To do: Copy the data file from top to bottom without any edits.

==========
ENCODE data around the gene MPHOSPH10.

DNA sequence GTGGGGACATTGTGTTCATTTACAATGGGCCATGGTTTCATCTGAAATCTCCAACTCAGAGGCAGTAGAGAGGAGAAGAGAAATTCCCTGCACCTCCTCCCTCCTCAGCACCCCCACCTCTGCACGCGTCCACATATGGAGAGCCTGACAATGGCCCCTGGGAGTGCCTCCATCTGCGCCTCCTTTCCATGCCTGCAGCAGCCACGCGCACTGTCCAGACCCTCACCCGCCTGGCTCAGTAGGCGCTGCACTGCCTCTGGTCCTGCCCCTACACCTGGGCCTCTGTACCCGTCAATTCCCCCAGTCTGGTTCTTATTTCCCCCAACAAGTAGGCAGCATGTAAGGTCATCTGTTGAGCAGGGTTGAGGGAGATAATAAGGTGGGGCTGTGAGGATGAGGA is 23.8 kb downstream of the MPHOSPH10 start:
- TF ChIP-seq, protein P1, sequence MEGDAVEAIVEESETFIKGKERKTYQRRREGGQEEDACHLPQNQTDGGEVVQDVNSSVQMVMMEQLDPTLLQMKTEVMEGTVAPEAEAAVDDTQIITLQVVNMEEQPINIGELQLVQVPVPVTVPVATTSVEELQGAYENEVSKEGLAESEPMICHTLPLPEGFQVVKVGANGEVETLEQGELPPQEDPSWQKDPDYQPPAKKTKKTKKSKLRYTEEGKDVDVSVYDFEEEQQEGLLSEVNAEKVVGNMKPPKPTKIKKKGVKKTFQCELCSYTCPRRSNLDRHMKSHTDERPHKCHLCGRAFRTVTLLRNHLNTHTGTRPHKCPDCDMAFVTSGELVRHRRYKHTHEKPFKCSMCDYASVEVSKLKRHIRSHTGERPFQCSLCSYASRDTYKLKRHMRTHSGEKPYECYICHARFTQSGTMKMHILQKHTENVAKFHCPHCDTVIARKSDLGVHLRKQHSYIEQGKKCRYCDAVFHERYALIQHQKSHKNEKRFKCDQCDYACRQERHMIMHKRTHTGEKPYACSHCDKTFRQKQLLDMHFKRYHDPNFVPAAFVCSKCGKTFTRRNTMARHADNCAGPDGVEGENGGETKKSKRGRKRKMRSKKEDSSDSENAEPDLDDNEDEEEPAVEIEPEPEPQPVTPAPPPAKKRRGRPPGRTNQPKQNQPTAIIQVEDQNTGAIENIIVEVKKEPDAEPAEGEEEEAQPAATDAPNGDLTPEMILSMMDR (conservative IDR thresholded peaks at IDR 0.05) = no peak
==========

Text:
ENCODE data around the gene MPHOSPH10.

DNA sequence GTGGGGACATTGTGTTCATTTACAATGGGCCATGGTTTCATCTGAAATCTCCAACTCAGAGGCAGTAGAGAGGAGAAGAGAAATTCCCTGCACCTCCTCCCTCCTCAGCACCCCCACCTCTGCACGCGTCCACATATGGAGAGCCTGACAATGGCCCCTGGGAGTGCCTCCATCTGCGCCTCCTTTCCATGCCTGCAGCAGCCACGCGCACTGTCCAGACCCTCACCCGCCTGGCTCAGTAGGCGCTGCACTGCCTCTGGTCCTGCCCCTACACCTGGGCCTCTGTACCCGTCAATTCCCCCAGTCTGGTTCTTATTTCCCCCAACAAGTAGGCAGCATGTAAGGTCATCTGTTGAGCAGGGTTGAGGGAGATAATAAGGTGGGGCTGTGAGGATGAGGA is 23.8 kb downstream of the MPHOSPH10 start:
- TF ChIP-seq, protein P1, sequence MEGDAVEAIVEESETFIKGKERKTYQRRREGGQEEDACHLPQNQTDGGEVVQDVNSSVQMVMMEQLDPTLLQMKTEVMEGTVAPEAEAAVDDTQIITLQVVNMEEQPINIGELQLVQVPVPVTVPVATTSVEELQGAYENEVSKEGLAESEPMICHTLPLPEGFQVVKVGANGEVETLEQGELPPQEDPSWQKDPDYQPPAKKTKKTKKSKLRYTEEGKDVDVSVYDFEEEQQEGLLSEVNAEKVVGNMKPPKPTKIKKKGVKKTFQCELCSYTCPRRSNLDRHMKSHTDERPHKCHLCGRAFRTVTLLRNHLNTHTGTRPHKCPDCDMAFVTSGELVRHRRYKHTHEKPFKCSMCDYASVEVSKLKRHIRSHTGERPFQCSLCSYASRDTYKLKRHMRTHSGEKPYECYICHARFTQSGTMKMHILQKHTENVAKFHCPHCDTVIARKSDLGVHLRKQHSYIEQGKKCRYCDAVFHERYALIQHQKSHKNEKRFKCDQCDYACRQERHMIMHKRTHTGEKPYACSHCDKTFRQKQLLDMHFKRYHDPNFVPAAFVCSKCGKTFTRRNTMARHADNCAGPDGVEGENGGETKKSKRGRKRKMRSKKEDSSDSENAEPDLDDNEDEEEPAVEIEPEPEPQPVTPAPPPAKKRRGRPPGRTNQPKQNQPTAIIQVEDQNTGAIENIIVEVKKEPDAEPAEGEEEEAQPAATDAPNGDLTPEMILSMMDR (conservative IDR thresholded peaks at IDR 0.05) = no peak